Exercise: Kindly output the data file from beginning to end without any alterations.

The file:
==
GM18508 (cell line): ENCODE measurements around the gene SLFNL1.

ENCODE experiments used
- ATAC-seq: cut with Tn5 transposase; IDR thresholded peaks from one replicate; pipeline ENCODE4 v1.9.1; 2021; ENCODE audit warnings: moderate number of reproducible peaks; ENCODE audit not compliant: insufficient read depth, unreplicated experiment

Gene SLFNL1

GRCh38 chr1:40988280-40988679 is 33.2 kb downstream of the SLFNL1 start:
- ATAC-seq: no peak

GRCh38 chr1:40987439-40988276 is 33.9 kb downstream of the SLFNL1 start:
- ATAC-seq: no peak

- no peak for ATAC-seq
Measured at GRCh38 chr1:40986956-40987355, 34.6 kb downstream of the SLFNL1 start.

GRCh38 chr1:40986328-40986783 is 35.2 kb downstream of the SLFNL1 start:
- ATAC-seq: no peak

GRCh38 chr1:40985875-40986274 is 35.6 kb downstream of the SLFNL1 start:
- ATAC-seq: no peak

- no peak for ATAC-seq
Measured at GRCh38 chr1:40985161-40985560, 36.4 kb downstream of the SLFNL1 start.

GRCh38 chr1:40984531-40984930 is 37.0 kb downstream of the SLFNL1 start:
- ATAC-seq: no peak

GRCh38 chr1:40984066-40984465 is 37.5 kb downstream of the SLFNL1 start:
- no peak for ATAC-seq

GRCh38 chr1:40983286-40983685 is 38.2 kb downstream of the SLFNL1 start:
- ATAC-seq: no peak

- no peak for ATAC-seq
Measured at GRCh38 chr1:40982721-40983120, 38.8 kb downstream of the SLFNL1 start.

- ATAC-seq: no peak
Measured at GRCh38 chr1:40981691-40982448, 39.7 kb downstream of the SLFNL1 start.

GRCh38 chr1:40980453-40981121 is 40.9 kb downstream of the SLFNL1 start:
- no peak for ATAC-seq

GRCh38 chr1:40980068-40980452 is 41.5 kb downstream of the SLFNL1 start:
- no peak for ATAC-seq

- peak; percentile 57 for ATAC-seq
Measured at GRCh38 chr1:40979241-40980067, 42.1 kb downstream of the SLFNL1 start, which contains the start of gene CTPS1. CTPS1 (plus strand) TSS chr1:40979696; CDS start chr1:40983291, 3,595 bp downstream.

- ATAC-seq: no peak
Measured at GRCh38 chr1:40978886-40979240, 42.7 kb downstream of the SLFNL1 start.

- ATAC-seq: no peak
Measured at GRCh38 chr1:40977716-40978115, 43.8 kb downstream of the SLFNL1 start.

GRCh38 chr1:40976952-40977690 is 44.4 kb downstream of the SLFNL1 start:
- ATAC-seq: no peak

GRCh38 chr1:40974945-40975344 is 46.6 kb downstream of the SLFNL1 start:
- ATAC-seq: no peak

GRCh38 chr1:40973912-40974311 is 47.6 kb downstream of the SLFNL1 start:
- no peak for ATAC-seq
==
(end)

GM18508 (cell line): ENCODE measurements around the gene SLFNL1.

ENCODE experiments used
- ATAC-seq: cut with Tn5 transposase; IDR thresholded peaks from one replicate; pipeline ENCODE4 v1.9.1; 2021; ENCODE audit warnings: moderate number of reproducible peaks; ENCODE audit not compliant: insufficient read depth, unreplicated experiment

Gene SLFNL1

GRCh38 chr1:40988280-40988679 is 33.2 kb downstream of the SLFNL1 start:
- ATAC-seq: no peak

GRCh38 chr1:40987439-40988276 is 33.9 kb downstream of the SLFNL1 start:
- ATAC-seq: no peak

- no peak for ATAC-seq
Measured at GRCh38 chr1:40986956-40987355, 34.6 kb downstream of the SLFNL1 start.

GRCh38 chr1:40986328-40986783 is 35.2 kb downstream of the SLFNL1 start:
- ATAC-seq: no peak

GRCh38 chr1:40985875-40986274 is 35.6 kb downstream of the SLFNL1 start:
- ATAC-seq: no peak

- no peak for ATAC-seq
Measured at GRCh38 chr1:40985161-40985560, 36.4 kb downstream of the SLFNL1 start.

GRCh38 chr1:40984531-40984930 is 37.0 kb downstream of the SLFNL1 start:
- ATAC-seq: no peak

GRCh38 chr1:40984066-40984465 is 37.5 kb downstream of the SLFNL1 start:
- no peak for ATAC-seq

GRCh38 chr1:40983286-40983685 is 38.2 kb downstream of the SLFNL1 start:
- ATAC-seq: no peak

- no peak for ATAC-seq
Measured at GRCh38 chr1:40982721-40983120, 38.8 kb downstream of the SLFNL1 start.

- ATAC-seq: no peak
Measured at GRCh38 chr1:40981691-40982448, 39.7 kb downstream of the SLFNL1 start.

GRCh38 chr1:40980453-40981121 is 40.9 kb downstream of the SLFNL1 start:
- no peak for ATAC-seq

GRCh38 chr1:40980068-40980452 is 41.5 kb downstream of the SLFNL1 start:
- no peak for ATAC-seq

- peak; percentile 57 for ATAC-seq
Measured at GRCh38 chr1:40979241-40980067, 42.1 kb downstream of the SLFNL1 start, which contains the start of gene CTPS1. CTPS1 (plus strand) TSS chr1:40979696; CDS start chr1:40983291, 3,595 bp downstream.

- ATAC-seq: no peak
Measured at GRCh38 chr1:40978886-40979240, 42.7 kb downstream of the SLFNL1 start.

- ATAC-seq: no peak
Measured at GRCh38 chr1:40977716-40978115, 43.8 kb downstream of the SLFNL1 start.

GRCh38 chr1:40976952-40977690 is 44.4 kb downstream of the SLFNL1 start:
- ATAC-seq: no peak

GRCh38 chr1:40974945-40975344 is 46.6 kb downstream of the SLFNL1 start:
- ATAC-seq: no peak

GRCh38 chr1:40973912-40974311 is 47.6 kb downstream of the SLFNL1 start:
- no peak for ATAC-seq